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Drop Cloths and Tarps

Drop Cloths & Tarps
 
If you’ve ever done any painting before, you know it’s virtually impossible to avoid a few drips and splatters. Occasionally, those drips and splatters can become a flood in cases where an entire can of paint is accidentally overturned or tipped. Fortunately, there is a way to avoid splattering or spilling paint all over your beautiful hardwood floors or favorite bookcase. Drop cloths and tarps provide protection for a variety of painting and sanding tasks, whether you’re repainting your entire house inside and out, touching up a wall or redoing the ceiling of your porch. Prior to beginning your next paint project, take a look at the available coverings and protective solutions, and keep the following questions in mind as you learn more about your options:
 
          • Will you be painting indoors or outdoors?
          • What materials can drop cloths and tarps be made from?
          • How can they be used to protect against paint spills?
          • What other applications can drop cloths and tarps be used for?
          • What features would you like to have?
 

Drop Cloths, Tarps and Applications


One of the first decisions you’ll need to make when searching for paint protection is just how much painting you plan to do and where you’ll be doing it. Cloths and tarps can be made from different materials, each of which is better suited for certain situations than others. Some are disposable, making them ideal for quick, one-shot jobs while others will last for years, a perfect solution if you find yourself constantly touching up spots around the house. Outdoor jobs will require stronger, more durable materials. Use drop cloths and tarps to protect walls, floors, furniture, sidewalks and any other exposed area. Nonabsorbent cloths and tarps will need to be handled carefully during cleanup to avoid spilling drops of paint onto the floors you’ve worked so hard to keep clean. Keep in mind that in addition to painting, tarps and drop cloths can be helpful in a number of other situations.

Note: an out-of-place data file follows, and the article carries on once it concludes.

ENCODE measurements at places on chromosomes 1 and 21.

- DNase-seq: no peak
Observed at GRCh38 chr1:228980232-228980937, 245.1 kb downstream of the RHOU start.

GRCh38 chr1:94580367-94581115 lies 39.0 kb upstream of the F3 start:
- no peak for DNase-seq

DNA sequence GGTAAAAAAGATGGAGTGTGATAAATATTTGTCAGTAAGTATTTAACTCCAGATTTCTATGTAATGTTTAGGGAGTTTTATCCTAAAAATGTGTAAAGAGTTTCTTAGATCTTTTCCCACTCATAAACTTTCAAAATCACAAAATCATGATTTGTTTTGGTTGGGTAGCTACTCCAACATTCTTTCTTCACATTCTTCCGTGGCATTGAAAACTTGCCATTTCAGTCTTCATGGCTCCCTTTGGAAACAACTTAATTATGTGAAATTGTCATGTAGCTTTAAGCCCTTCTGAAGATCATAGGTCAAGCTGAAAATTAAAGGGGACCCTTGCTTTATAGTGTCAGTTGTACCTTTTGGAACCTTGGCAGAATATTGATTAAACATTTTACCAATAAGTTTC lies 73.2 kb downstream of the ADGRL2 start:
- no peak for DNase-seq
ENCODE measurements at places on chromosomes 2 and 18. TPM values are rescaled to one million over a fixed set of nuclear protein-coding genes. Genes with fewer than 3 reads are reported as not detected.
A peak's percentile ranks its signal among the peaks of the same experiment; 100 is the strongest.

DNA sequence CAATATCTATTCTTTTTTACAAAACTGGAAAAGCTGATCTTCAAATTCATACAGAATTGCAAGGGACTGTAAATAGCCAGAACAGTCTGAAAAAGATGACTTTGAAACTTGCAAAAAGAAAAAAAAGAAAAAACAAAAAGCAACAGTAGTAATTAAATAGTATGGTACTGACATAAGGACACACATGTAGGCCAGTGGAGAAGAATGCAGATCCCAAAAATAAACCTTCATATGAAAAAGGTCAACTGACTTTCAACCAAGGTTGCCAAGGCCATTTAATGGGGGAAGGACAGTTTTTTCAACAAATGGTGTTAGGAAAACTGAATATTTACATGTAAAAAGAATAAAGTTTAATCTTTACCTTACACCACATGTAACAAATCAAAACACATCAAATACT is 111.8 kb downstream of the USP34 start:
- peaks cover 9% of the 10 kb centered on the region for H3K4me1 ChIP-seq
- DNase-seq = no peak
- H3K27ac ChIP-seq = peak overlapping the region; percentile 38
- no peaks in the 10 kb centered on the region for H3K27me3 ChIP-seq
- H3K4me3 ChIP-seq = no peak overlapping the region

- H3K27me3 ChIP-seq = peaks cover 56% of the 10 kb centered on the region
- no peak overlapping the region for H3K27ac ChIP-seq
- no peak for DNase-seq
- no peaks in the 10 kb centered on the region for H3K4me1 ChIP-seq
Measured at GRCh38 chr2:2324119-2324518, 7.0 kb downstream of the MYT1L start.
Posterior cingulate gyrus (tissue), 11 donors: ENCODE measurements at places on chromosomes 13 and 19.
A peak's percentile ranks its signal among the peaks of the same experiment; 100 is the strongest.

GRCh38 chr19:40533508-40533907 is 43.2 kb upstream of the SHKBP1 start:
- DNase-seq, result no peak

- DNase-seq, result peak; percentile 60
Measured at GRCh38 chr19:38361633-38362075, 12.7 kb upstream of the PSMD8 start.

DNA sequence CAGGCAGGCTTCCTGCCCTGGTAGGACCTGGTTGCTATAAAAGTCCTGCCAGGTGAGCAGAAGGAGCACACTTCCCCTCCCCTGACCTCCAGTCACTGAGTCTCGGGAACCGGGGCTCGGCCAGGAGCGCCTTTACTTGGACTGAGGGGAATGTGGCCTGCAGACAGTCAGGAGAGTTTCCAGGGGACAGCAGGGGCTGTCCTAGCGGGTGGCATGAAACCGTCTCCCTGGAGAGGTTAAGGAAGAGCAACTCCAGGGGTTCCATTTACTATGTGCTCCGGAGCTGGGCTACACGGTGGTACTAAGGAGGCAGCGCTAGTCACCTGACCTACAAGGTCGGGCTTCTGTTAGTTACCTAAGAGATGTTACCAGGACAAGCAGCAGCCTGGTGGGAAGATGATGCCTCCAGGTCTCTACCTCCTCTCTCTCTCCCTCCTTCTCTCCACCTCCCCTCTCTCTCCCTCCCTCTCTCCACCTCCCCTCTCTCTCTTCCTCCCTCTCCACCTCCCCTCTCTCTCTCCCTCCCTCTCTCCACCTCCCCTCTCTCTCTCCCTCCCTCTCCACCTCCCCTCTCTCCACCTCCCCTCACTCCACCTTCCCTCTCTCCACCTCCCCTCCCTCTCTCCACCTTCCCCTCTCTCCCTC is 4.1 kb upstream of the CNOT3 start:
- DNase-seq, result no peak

Drop Cloths and Plastic Sheeting: Drop cloths can be made from a range of materials, including canvas, plastic, paper and paper/poly. Plastic drop cloths are often referred to as plastic sheeting. Canvas is a woven fabric that’s lightweight but durable and is often used by professional painters. Plastic sheeting is easy to tape to walls to cover paintings and other items you need to keep clean. Which material you choose depends on whether or not you want to be able to reuse the cloth and whether you’re working indoors or out. The chart below details some of the benefits and points to consider for each type of material.
 

Material

Benefits

Points To Consider 

Canvas • Absorbent
• Reusable
• Provides nonslip surface
• Resists tears and punctures
• Malleable
• Washable
• Butyl backing provides slip resistance and
  impenetrability
• Made from recycled cotton fabrics
• Heavier weight and tighter weave provide greater
  absorbency
• Generally more expensive
Paper • Economical
• Disposable
• Absorbent
• Not suitable for multiple uses
• May tear or rip under harsh conditions
• Better for indoor use
Paper/Poly • Economical
• Disposable
• Absorbent
• More impenetrable than paper alone
• Not suitable for multiple uses
• May tear or rip under harsh conditions
• Better for indoor use
Plastic • Available in light, medium, heavy and
  extra-heavy weights
• Heavy-duty plastic is rip-resistant
• Waterproof
• Economical
• Ideal for covering furniture and oddly
  shaped objects
• Impenetrable
• Lightweight plastic is ideal for light, indoor
  painting projects
• Medium-weight plastic can be used indoors and
  out
• Extra-heavy weight plastic protects against
  chemical solvents
• Doesn’t absorb paint
• Weigh down edges when working outside to avoid
  plastic blowing away
• May be cut or punctured
• Sheets with textured designs contain paint spills
  better